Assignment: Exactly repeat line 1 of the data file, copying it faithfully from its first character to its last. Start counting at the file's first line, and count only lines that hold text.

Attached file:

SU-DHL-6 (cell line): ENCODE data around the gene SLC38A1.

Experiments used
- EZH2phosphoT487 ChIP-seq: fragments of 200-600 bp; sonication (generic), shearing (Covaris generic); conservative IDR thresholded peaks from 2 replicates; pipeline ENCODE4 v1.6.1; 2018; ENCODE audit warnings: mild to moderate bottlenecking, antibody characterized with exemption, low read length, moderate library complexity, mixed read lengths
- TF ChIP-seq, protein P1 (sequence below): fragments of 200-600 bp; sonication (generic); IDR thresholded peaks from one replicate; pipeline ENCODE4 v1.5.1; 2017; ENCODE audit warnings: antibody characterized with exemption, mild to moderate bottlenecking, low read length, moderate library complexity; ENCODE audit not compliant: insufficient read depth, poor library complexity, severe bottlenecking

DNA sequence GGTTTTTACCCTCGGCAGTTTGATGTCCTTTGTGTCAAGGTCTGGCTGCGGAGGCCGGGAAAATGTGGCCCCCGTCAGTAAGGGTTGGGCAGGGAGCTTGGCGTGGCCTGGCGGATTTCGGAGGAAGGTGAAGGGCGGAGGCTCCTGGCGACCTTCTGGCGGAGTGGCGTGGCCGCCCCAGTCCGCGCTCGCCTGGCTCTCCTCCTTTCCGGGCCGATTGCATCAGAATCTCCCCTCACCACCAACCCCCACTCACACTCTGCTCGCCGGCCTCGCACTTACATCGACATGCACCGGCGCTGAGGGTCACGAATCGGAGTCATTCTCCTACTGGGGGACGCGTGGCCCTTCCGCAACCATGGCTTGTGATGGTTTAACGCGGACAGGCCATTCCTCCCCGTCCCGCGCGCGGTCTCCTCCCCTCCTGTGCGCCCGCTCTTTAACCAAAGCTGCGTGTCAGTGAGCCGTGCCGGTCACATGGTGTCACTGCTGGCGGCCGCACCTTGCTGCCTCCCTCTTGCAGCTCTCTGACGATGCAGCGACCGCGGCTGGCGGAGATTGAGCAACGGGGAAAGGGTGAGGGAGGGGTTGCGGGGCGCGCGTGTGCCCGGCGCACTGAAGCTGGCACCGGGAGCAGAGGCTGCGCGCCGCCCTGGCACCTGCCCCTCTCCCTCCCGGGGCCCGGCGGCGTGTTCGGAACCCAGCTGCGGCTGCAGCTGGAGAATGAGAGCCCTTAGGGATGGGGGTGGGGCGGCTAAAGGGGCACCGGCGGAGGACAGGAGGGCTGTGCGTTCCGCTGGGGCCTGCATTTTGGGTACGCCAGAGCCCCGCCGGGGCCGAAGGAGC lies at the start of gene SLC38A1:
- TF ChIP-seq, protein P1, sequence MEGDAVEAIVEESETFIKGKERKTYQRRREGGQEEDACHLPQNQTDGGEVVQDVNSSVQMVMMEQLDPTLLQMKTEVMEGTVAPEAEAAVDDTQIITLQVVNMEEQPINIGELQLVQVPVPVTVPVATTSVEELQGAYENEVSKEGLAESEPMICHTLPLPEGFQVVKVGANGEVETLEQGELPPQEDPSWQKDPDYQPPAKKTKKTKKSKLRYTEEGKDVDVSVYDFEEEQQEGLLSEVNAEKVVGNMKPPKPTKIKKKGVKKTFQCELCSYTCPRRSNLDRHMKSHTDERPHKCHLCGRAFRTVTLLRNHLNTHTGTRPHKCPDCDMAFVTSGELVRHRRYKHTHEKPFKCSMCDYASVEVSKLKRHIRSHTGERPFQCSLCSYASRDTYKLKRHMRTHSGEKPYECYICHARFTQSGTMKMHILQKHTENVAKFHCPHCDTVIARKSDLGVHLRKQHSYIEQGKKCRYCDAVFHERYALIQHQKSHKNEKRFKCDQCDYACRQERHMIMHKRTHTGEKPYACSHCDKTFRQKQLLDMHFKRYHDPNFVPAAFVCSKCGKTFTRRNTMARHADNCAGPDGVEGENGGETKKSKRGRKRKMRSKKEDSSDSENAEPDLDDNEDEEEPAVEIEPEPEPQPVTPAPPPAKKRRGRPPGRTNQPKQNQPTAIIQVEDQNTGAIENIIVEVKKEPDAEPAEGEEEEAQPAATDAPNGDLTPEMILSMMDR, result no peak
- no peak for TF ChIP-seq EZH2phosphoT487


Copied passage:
SU-DHL-6 (cell line): ENCODE data around the gene SLC38A1.